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Do you guys do any unit testing in PHP? I'm not sure if I've ever done it... what exactly is it? Can you provide a simple example?

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closed as not a real question by Prof. Falken, andrewsi, hexblot, Carl Veazey, Damovisa May 23 '13 at 6:42

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Do you mean what is unit testing? Or how do i unit test effectively in PHP? –  diagonalbatman Jan 29 '11 at 21:54
There is an overview on PHP unit testing, mocks, stubs and test-driven development here: enhance-php.com/Content/About-Unit-Testing –  Steve Fenton Aug 29 '11 at 16:26

9 Answers 9

up vote 8 down vote accepted

I suggest you to have a look at phpunit. Some simple examples are also provided in the manual: http://www.phpunit.de/manual/3.5/en/writing-tests-for-phpunit.html

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Unit testing

Do you guys do any unit testing in PHP? I'm not sure if I've ever done it... what exactly is it?

Unit testing is the practice to test only one single unit(class). For unit test to be any good the should be allowed to run in isolation(alone) and be very fast or else you would probably not run your tests very often.

Integration tests

You could also write integration tests which test the system as a whole and most of the times are much slower to execute. These tests should be written after the unit tests!


In the past when I coded more (frequently) using PHP language I did not practice TDD(Test-Driven-Development) at all(looking back my code was NOT up the snuff). But now when I do have to do some code in PHP, I really like to test(unit testing) my code properly. In my opinion you should do too, because it makes your convinced of the quality of your code.

Over the years I have come to describe Test Driven Development in terms of three simple rules. They are:

  1. You are not allowed to write any production code unless it is to make a failing unit test pass.
  2. You are not allowed to write any more of a unit test than is sufficient to fail; and compilation failures are failures.
  3. You are not allowed to write any more production code than is sufficient to pass the one failing unit test.

You must begin by writing a unit test for the functionality that you intend to write. But by rule 2, you can't write very much of that unit test. As soon as the unit test code fails to compile, or fails an assertion, you must stop and write production code. But by rule 3 you can only write the production code that makes the test compile or pass, and no more.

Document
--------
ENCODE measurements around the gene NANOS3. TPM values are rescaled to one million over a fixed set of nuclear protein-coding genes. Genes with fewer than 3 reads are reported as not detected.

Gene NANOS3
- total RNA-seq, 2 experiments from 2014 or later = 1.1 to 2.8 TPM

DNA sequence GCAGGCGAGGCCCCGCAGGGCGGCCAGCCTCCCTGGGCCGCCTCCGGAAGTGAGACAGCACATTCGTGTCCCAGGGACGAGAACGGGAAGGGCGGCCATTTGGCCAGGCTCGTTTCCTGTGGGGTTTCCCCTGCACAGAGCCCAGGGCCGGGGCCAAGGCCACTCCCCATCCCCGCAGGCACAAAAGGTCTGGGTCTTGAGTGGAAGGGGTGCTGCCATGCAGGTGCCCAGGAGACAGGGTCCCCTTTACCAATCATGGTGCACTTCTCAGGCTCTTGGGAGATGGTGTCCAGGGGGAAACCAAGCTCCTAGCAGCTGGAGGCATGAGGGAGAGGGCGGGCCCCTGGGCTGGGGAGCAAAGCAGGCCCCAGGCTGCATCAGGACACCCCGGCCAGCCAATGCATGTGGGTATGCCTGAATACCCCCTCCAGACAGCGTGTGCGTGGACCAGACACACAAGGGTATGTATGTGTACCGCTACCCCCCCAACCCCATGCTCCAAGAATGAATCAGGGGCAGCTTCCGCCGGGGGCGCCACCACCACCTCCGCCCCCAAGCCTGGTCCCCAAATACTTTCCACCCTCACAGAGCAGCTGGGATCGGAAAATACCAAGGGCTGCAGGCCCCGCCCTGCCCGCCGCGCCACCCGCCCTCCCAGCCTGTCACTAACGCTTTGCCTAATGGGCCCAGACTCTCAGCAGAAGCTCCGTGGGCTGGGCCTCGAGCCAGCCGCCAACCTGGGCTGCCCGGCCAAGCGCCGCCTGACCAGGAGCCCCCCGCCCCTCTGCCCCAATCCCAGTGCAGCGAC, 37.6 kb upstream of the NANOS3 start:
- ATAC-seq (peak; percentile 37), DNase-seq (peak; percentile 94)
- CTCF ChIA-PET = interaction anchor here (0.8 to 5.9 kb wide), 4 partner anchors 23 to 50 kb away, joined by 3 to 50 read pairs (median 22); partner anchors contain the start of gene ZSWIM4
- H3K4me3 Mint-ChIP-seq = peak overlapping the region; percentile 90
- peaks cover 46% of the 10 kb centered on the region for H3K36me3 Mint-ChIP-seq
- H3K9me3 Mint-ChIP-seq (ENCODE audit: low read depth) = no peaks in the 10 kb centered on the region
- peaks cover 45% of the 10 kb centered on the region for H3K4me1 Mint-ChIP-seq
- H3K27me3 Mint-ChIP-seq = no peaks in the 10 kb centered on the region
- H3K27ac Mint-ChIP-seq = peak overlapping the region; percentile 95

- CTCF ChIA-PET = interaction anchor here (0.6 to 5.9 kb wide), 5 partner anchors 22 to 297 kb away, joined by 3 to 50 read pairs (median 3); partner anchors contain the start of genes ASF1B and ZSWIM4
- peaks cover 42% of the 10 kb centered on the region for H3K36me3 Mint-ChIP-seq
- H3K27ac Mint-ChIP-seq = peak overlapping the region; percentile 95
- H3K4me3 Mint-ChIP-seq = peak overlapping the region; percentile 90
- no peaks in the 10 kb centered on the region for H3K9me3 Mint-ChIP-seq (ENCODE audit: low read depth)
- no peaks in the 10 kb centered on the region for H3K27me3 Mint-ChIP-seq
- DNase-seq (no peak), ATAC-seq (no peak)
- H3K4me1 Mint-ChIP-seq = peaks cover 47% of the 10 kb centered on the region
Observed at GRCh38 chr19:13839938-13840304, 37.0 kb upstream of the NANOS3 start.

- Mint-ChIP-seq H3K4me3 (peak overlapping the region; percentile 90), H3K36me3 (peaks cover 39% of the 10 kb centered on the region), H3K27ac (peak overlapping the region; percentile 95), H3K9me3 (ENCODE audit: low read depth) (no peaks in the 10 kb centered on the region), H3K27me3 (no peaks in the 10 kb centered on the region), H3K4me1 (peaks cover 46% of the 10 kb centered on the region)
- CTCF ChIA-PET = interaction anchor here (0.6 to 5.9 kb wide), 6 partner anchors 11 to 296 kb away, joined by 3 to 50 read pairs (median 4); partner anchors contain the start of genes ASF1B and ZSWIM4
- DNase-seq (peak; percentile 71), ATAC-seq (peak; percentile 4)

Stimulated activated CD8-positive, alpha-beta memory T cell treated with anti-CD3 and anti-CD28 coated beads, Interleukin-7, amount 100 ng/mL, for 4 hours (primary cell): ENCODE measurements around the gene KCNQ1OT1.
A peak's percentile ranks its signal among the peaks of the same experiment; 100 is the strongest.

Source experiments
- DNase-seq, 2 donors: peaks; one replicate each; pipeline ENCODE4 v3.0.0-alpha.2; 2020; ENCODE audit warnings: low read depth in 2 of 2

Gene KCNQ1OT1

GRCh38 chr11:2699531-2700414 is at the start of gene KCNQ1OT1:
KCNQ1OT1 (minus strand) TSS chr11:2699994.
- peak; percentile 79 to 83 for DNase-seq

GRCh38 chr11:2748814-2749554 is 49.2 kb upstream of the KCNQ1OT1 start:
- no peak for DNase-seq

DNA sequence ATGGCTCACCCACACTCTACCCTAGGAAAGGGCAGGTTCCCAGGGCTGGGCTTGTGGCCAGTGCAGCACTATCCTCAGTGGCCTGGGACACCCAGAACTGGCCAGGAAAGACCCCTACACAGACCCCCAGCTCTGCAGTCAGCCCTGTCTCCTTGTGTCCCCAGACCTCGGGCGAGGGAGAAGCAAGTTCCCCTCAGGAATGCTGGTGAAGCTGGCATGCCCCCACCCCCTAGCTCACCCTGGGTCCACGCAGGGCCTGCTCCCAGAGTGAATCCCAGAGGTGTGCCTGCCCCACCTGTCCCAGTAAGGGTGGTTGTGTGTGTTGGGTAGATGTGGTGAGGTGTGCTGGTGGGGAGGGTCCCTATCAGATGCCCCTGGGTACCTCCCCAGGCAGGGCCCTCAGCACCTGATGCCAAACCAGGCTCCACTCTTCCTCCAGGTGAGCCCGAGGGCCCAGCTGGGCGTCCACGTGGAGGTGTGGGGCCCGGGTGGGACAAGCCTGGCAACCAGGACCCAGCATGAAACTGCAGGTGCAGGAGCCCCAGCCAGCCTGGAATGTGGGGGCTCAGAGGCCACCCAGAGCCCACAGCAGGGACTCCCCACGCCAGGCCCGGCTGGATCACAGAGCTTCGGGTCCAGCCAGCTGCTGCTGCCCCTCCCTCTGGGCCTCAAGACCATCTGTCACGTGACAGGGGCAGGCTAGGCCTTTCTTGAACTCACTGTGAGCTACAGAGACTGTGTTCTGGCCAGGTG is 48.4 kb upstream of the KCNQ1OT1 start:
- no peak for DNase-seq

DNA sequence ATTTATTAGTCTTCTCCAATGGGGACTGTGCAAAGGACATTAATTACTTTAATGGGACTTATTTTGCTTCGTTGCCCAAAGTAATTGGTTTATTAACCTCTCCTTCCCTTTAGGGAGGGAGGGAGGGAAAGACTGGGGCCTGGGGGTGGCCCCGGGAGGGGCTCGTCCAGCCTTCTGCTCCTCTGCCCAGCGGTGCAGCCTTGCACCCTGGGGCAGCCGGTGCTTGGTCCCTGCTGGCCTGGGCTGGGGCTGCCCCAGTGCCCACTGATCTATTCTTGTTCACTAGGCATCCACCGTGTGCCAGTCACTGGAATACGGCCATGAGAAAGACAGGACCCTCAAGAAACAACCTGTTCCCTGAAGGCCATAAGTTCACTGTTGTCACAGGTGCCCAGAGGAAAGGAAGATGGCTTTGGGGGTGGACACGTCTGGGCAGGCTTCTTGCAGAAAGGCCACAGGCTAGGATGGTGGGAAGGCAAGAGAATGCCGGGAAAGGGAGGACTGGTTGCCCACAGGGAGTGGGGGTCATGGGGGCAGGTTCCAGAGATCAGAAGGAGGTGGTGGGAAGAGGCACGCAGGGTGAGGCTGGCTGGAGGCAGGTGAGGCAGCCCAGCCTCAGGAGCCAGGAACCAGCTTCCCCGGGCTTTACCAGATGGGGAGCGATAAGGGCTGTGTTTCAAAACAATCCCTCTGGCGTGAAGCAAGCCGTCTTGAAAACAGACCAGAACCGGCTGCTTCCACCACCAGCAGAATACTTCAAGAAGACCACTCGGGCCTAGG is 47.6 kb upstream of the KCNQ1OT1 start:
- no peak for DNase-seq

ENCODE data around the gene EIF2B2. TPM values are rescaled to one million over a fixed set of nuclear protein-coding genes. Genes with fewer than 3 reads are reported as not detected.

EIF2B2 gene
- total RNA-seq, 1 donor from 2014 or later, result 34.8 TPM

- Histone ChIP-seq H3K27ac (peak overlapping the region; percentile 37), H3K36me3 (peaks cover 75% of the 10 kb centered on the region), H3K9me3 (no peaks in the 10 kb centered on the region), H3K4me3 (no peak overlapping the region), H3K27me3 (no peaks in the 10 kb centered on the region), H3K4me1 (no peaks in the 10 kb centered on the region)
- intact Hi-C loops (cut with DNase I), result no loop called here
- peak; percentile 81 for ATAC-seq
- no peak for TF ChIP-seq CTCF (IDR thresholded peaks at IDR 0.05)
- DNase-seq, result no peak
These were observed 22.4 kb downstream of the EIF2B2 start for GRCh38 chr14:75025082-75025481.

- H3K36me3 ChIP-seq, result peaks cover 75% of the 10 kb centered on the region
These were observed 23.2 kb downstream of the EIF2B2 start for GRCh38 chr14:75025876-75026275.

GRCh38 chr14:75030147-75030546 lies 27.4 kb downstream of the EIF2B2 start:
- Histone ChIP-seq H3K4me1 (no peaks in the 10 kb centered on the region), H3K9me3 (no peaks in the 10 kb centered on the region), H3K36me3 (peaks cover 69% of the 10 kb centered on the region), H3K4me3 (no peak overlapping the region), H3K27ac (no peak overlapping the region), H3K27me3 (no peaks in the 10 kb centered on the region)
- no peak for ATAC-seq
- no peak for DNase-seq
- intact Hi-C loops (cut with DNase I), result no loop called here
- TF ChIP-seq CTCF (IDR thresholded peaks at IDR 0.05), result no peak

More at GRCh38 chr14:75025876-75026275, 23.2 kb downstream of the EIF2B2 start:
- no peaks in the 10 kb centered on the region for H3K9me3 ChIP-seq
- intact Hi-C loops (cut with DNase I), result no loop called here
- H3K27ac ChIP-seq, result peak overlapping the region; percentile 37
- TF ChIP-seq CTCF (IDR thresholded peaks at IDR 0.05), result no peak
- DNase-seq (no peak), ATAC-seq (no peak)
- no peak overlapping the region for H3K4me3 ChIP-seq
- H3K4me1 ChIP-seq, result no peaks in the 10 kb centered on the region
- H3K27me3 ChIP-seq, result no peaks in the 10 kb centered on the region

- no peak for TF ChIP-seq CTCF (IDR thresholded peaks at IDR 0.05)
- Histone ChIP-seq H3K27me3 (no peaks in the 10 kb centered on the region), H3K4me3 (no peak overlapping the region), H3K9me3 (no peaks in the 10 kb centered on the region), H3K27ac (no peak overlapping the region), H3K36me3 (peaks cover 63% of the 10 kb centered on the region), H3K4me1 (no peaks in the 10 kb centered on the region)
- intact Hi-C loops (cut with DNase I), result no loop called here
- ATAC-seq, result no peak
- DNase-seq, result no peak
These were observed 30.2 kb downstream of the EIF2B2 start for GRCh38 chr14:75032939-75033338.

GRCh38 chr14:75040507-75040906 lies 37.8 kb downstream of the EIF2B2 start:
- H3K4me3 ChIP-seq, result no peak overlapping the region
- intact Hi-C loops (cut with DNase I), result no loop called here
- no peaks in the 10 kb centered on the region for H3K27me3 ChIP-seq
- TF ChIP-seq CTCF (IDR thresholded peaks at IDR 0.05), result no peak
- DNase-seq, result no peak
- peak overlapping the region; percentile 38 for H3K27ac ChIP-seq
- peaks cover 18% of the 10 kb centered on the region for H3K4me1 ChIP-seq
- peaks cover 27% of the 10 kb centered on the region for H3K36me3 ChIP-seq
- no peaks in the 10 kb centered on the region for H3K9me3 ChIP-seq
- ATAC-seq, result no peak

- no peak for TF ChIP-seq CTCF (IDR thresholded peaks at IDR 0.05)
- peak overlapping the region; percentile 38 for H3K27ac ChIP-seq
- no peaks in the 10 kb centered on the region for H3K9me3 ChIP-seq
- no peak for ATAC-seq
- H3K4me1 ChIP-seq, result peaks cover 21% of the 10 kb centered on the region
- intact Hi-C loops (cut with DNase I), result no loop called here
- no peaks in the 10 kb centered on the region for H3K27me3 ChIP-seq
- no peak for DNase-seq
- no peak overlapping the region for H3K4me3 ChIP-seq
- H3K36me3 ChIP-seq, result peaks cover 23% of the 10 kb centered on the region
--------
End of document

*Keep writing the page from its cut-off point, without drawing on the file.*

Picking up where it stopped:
If you think about this you will realize that you simply cannot write very much code at all without compiling and executing something. Indeed, this is really the point. In everything we do, whether writing tests, writing production code, or refactoring, we keep the system executing at all times. The time between running tests is on the order of seconds, or minutes. Even 10 minutes is too long


Can you provide a simple example?

First a really simple example to get you started from the phpunit website.

class StackTest extends PHPUnit_Framework_TestCase
    public function testPushAndPop()
        $stack = array();
        $this->assertEquals(0, count($stack));

        array_push($stack, 'foo');
        $this->assertEquals('foo', $stack[count($stack)-1]);
        $this->assertEquals(1, count($stack));

        $this->assertEquals('foo', array_pop($stack));
        $this->assertEquals(0, count($stack));

As a more elaborate example I would like to point you out to a snippet of mine on github.

PHPUnit with code coverage

I like to practice something called TDD using a unit testing framework(in PHP that is phpunit).

What I also really like about phpunit is that it also offers code coverage via xdebug. As you can see from the image below my class has 100% test coverage. That means that every line in from my Authentication class has been tested, which gives my the confidence that the code is doing what it should. Keep in mind that coverage does not always mean your code is well tested. You could have 100% coverage without testing a single line of production code.


Personally I like to test my code inside Netbeans(for PHP). with just a simple click(alt+f6) I can test all my code. This means I don't have to leave my IDE, which I really like and helps you save time switching between sessions.

enter image description here

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Could someone please explain why this got downvoted? I think I answered webnet's questions. 1. what exactly is it, 2. Can you provide a simple example? –  Alfred Jan 31 '11 at 14:36